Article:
22 Section 2: Problems That Can Stall a Career
1. Difficulty with interpersonal relationships 2. Difficulty building and leading a team 3. Difficulty changing or adapting 4. Failure to meet business objectives 5. Too narrow functional orientation

23 IRT-DIF Study What is DIF? What is IRT?
Differential Item Functioning refers to the psychometric difference in how an item functions for two groups that are matched on the construct being measured. What is IRT? Item Response Theory is an estimate of the probability of a given response to an item that is based on a person’s standing on the construct measure by the item. We examined item discrimination and difficulty.

24 What Rating Sources Were Tested?
Boss vs. Self/Peer/Direct Report (n=1019) African-American vs. Caucasian (boss and self) (n=588) U.S. vs. U.K. vs. French (boss) (U.K. n=415; French n=226)

25 Development is Dynamic
Strengths may become weaknesses. Flaws may suddenly matter. Current strengths may be less important in the future. New skills may be required.

26 Key Research Findings The lessons learned from experience can have a lasting impact on how a person manages and leads. Sixteen Skills and Perspectives have been found to be critical for success. These “success factors” are most likely to be learned on the job.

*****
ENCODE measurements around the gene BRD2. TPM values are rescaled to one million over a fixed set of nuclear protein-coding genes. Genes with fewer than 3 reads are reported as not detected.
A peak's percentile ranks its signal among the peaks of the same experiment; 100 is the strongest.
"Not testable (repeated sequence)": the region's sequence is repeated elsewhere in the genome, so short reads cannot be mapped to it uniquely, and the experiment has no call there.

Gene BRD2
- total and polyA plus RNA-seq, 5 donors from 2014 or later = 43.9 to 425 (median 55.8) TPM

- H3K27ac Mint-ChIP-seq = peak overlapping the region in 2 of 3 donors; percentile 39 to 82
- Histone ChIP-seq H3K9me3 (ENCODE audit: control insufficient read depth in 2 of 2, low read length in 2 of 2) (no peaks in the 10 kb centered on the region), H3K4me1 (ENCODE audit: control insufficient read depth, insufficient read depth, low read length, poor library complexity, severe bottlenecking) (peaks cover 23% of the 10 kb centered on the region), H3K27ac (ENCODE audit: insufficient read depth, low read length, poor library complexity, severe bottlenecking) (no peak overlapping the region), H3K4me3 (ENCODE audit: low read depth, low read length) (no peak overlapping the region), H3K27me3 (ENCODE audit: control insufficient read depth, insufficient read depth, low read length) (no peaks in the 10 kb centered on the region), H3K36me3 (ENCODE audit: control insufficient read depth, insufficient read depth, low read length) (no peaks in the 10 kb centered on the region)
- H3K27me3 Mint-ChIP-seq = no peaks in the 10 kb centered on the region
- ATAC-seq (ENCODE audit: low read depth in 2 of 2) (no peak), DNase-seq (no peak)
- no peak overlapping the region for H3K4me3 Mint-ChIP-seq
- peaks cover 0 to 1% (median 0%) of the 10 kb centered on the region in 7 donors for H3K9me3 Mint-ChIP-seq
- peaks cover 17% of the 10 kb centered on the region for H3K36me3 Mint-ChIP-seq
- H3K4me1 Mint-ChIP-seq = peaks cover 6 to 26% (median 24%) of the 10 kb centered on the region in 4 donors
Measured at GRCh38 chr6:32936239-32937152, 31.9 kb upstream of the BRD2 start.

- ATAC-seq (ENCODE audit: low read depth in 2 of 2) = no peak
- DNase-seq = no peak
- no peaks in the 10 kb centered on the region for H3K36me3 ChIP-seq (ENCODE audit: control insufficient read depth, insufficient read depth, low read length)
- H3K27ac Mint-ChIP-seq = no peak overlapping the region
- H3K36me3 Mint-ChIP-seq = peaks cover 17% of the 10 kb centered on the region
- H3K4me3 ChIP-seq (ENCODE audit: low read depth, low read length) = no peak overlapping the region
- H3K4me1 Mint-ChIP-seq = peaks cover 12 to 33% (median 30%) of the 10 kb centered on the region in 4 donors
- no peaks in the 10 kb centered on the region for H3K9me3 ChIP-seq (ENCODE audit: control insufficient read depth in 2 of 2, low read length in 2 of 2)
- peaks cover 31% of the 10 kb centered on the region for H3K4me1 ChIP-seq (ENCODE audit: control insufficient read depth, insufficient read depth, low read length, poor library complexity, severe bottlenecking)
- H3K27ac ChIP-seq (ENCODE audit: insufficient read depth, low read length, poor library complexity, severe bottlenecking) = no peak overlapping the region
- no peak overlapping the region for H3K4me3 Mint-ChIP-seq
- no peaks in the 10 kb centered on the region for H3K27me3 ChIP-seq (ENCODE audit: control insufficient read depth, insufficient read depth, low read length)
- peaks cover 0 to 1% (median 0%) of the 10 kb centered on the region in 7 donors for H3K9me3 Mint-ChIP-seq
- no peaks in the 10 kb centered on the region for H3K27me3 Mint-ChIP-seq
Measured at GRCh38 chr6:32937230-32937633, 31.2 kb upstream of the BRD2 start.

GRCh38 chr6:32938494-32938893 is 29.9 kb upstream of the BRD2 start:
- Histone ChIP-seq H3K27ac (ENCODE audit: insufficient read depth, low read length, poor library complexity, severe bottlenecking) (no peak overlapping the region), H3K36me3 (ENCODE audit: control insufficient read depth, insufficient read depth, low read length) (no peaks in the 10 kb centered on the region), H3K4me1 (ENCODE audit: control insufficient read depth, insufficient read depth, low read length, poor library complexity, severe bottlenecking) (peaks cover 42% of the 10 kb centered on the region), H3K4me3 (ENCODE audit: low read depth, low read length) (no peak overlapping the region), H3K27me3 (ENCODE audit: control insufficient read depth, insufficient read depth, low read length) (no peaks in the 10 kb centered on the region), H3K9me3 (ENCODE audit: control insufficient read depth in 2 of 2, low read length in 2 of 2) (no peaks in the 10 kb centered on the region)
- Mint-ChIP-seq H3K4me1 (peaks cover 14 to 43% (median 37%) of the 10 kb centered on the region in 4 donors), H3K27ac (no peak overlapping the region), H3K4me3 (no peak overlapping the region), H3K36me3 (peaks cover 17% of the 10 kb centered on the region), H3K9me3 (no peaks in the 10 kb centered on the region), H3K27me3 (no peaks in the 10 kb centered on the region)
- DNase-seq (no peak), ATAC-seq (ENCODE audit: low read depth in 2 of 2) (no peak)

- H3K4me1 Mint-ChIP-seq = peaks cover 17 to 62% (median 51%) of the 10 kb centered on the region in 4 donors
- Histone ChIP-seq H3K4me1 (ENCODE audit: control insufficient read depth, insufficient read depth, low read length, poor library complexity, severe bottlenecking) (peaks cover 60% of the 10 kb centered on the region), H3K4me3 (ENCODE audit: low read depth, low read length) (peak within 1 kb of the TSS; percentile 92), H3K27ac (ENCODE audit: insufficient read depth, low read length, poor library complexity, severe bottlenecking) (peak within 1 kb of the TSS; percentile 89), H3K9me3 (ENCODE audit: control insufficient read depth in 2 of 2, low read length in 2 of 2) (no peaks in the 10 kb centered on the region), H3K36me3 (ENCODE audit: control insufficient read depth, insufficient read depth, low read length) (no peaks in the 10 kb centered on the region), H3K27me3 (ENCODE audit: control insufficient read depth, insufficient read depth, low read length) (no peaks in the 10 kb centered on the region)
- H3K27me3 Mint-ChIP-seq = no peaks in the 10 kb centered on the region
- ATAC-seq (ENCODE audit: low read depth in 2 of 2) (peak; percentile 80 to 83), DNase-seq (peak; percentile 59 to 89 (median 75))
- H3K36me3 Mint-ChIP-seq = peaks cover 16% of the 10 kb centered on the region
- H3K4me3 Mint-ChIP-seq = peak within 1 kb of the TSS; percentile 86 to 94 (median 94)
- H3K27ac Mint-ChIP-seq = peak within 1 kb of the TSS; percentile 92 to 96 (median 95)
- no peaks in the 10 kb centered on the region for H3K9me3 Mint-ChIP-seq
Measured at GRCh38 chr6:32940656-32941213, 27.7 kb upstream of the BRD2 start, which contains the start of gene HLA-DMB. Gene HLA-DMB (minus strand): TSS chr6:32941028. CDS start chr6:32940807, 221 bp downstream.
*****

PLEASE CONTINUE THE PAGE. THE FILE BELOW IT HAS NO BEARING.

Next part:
27 Key Research Findings... Developmental experiences or “key events” cluster in these areas: Challenging assignments Other people Hardships Other events It is the challenge within an experience which drives learning forward and makes it developmental.

28 Key Research Findings... Learning is not random -- different lessons are learned from different types of experiences. It is preferable to have a variety of experiences in order to achieve broad and balanced development. Derailment usually occurs when managers don’t adapt to changing demands and situations; often, strengths become weaknesses or flaws suddenly matter. Development is dynamic and ongoing.

29 The Feedback Report

30 Center for Creative Leadership ®
FEEDBACK REPORT Prepared for: Pat Sample November 1, 2001 In addition to your self-ratings, this report includes ratings from: 1 Boss 1 Superior 3 Peers 3 Direct Reports 2 Others Middle Manager Norm Group Private Sector Benchmarks® Center for Creative Leadership ®

31 ü Importance For Success And Average Scores All Obsv Boss Self
Scale All Obsv Boss Self 1. Resourcefulness 7 ü 3.46 4.40 2. Doing Whatever It Takes 4 4.67 3. Being A Quick Study 2 4.25 4. Decisiveness 6 4.00 5. Leading Employees 10 3.45 4.46 6. Confronting Problem Employees 4.50 7. Participative Management 8 3.48 4.80 8. Change Management 9 9. Building And Mending Relationships 4.45 10. Compassion And Sensitivity 4.86 11. Straightforwardness And Composure 5 3.25 12. Balance Between Personal Life And Work 13. Self-Awareness 3 14. Putting People At Ease 5.00 15. Differences Matter 16. Career Management 3.54 3.88 3.69 3.59 3.41 2.98 3.79 4.09 3.42 3.60 3.92 3.35 PAT SAMPLE